A World Without Sound (flash fiction)

All the sound was gone from the world, and it had been like that for a while. At least as long as Darius had been alive and many years before that. The Great Event happened more than a century ago, the story repeated so many times that it had become a legend. It was a pandemic, an infectious disease that altered the course of human history and turned everyone deaf.

The sound never returned, but humans are resilient creatures and found a way to persist and keep society moving. Sign language became familiar and more complex, and there was still the written word. But to live with no sound? Many grieved the loss deeply, and things such as music ceased to exist.

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Images of Pain (Flash Fiction)

A cold ground and thunder rumbling outside. All darkness at first and no memory of how I’d gotten here. Chilly air and damp.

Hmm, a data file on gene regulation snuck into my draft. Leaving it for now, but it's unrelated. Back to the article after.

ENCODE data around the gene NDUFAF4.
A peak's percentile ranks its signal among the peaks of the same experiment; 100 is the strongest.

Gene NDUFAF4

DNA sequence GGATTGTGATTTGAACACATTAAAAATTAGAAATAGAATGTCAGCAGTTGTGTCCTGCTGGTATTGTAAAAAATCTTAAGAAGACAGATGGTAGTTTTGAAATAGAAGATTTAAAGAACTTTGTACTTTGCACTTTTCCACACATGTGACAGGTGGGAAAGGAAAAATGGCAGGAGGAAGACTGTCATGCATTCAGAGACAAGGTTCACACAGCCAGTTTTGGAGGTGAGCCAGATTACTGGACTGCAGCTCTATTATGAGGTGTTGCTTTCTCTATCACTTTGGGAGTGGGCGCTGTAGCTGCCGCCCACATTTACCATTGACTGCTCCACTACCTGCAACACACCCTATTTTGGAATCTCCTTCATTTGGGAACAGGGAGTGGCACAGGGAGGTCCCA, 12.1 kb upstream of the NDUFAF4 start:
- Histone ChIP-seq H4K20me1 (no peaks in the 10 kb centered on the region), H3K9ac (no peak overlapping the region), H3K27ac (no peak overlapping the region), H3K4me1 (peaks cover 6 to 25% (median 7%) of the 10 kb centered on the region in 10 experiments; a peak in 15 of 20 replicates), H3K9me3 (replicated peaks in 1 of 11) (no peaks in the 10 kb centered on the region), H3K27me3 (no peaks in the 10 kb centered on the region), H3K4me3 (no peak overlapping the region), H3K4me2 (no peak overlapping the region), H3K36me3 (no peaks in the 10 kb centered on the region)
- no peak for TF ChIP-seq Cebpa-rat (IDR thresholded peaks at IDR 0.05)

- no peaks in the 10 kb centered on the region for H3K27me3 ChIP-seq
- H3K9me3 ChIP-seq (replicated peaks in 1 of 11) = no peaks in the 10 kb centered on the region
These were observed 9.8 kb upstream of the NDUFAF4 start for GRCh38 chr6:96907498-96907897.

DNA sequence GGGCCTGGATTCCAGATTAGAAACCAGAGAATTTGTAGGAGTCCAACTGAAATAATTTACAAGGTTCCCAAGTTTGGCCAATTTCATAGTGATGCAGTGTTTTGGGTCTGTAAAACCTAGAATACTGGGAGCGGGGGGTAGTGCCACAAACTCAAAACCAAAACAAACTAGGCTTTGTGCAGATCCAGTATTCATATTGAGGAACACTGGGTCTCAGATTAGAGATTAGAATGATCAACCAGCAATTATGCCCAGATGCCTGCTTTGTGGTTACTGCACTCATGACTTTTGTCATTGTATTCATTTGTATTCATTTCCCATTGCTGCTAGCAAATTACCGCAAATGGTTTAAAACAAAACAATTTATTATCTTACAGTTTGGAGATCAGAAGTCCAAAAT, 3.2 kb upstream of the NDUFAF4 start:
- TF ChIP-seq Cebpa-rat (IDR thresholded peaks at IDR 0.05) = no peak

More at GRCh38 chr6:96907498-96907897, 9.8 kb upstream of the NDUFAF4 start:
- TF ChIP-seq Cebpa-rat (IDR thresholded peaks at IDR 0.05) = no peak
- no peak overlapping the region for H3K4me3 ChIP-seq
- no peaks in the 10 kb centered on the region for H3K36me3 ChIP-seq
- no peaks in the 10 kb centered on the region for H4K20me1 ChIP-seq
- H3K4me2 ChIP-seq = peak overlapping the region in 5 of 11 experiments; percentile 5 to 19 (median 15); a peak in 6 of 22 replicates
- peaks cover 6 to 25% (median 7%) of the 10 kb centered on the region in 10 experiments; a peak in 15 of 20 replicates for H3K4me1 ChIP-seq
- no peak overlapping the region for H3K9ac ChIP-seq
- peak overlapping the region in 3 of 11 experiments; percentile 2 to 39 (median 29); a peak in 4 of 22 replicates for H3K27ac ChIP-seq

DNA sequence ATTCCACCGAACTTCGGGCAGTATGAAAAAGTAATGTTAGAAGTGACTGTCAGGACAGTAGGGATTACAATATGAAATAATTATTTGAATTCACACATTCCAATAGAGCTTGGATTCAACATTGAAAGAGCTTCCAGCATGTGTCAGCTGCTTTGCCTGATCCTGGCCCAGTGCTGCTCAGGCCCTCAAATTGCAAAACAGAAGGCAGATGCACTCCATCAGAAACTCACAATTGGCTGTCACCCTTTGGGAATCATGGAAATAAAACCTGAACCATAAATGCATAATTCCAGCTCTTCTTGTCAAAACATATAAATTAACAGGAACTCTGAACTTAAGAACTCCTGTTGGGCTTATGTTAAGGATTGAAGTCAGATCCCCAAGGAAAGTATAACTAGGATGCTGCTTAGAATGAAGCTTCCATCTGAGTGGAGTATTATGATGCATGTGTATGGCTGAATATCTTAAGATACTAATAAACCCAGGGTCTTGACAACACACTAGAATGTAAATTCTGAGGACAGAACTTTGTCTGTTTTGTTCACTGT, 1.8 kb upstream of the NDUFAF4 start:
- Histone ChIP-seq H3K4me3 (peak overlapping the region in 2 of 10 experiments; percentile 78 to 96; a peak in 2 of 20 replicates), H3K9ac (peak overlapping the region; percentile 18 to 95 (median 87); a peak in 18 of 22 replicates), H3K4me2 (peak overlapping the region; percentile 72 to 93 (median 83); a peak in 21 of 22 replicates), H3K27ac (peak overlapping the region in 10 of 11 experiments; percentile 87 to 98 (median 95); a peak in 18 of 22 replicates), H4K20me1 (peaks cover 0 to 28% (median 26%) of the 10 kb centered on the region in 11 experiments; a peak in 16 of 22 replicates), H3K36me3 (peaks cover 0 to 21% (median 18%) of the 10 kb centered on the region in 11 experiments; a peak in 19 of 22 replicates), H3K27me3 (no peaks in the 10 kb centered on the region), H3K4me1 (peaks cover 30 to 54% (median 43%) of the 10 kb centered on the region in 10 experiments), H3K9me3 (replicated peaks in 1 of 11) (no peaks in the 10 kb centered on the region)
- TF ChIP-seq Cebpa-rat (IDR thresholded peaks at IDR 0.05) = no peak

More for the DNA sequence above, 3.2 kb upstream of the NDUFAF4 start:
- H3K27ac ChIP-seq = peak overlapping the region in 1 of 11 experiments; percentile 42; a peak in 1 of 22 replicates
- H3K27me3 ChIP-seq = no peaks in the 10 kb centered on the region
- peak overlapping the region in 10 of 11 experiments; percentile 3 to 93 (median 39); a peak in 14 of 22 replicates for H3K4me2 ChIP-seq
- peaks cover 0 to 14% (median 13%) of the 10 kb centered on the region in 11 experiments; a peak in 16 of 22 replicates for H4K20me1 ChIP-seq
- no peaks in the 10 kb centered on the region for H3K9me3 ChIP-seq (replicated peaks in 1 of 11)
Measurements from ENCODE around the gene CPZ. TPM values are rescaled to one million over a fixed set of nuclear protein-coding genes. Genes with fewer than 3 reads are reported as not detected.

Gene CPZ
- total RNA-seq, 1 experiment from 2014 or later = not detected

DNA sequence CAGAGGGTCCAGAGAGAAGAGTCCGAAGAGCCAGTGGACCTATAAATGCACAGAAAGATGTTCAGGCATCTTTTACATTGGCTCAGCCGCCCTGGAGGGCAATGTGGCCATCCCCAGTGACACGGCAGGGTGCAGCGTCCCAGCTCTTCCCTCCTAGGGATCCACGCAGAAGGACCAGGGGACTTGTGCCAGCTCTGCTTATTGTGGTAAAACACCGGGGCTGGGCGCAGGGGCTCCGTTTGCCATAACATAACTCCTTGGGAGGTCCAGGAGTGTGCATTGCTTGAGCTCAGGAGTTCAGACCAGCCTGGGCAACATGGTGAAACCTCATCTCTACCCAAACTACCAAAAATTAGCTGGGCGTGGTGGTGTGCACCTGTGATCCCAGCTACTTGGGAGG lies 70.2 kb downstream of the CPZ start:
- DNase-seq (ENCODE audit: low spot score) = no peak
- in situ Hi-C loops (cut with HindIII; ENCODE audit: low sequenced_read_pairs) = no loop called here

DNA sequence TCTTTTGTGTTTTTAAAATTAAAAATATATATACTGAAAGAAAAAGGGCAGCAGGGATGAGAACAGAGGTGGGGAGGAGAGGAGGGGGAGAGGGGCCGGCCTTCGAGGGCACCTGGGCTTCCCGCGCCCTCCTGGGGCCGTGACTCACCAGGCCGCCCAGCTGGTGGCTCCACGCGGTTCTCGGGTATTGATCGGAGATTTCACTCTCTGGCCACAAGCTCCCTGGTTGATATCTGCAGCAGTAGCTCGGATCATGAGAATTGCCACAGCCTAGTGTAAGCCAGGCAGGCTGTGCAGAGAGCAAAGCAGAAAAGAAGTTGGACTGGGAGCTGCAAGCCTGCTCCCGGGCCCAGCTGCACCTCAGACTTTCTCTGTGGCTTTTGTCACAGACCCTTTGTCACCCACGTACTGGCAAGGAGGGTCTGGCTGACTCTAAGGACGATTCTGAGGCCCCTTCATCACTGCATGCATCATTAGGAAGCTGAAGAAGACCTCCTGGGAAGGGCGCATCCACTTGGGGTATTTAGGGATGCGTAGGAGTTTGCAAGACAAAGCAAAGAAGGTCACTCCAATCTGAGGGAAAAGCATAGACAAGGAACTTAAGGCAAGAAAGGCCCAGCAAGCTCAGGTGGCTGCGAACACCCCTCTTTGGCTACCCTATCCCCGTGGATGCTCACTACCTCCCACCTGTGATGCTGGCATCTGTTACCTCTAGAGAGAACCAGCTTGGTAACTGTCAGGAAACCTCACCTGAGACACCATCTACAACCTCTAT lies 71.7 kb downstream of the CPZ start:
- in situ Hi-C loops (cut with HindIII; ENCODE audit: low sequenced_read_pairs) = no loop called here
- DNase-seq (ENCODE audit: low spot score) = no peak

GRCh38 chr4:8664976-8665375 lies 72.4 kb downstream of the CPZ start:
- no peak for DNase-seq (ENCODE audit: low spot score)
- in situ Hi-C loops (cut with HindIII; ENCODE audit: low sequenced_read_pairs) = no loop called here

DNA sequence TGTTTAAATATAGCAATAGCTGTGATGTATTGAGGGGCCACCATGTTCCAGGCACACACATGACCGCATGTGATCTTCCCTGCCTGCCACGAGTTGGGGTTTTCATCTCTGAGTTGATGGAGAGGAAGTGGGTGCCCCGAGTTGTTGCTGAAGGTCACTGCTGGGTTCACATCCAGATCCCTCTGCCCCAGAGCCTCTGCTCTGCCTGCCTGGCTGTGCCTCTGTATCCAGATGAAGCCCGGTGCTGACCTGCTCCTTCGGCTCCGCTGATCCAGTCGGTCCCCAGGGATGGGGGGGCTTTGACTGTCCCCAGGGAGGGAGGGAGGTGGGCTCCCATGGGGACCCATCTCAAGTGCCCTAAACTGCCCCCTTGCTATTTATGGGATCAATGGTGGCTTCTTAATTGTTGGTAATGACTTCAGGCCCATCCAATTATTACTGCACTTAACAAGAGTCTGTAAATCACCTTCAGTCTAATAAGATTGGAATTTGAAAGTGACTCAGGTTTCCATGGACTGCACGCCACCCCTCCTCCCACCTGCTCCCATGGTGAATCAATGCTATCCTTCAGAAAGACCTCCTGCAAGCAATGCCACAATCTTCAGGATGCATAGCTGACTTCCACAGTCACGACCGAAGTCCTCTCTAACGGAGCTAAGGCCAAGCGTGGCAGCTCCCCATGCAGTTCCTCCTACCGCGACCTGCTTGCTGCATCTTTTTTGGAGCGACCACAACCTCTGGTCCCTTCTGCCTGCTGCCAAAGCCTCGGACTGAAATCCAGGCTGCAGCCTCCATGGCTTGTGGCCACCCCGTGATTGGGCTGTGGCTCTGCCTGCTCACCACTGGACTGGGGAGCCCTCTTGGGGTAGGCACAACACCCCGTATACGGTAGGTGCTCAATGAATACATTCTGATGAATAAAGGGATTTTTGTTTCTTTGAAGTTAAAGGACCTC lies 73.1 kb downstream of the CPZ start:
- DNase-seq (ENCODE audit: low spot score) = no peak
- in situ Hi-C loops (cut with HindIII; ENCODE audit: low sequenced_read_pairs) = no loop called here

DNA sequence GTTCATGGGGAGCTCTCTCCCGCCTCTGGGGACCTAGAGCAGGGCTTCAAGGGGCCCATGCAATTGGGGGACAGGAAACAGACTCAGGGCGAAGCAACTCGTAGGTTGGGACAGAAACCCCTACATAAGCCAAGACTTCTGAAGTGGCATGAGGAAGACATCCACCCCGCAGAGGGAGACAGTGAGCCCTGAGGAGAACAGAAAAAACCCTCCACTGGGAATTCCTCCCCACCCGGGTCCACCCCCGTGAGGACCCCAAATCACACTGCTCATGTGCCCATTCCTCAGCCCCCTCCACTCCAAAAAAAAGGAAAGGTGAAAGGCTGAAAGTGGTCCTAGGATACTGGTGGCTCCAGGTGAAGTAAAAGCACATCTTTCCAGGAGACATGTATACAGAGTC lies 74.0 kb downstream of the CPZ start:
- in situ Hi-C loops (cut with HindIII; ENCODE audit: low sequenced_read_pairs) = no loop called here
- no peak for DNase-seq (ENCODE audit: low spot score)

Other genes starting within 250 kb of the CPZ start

I called out into the darkness but got no response. I saw what looked to be an old Zippo lighter by my side. I used it to faintly illuminate the room.

I am in prison, but the cell door is wide open.

They say sometimes we have dreams like this, though they could be better called nightmares. Perhaps they are nightmares embedded within nightmares in the subconscious, sleeping world. I have no memory of my life; everything is a blank slate, pale and grayish. The only images playing in my mind are of shadowy figures like ghosts. Though I see no one in this prison, I hear echoes of voices. They’re whispers, so I follow them. They say, “You deserve this,” and “The time is now for your punishment.”

The prison is expansive, set up like a labyrinth. I walk through the corridors and rows of cells, lost. It feels as though I’m wandering in circles. I follow the echoes of the voices. “Come closer,” they whisper. The thunder continues to rumble outside, and brief flashes of lightning that illuminate the prison’s interior. The whispers turn to deeper voices like growling. Then, the barking of dogs, loud, deep barks from vicious chained-up dogs. I can tell they’re chained up because I hear the chains rattle in the nighttime air.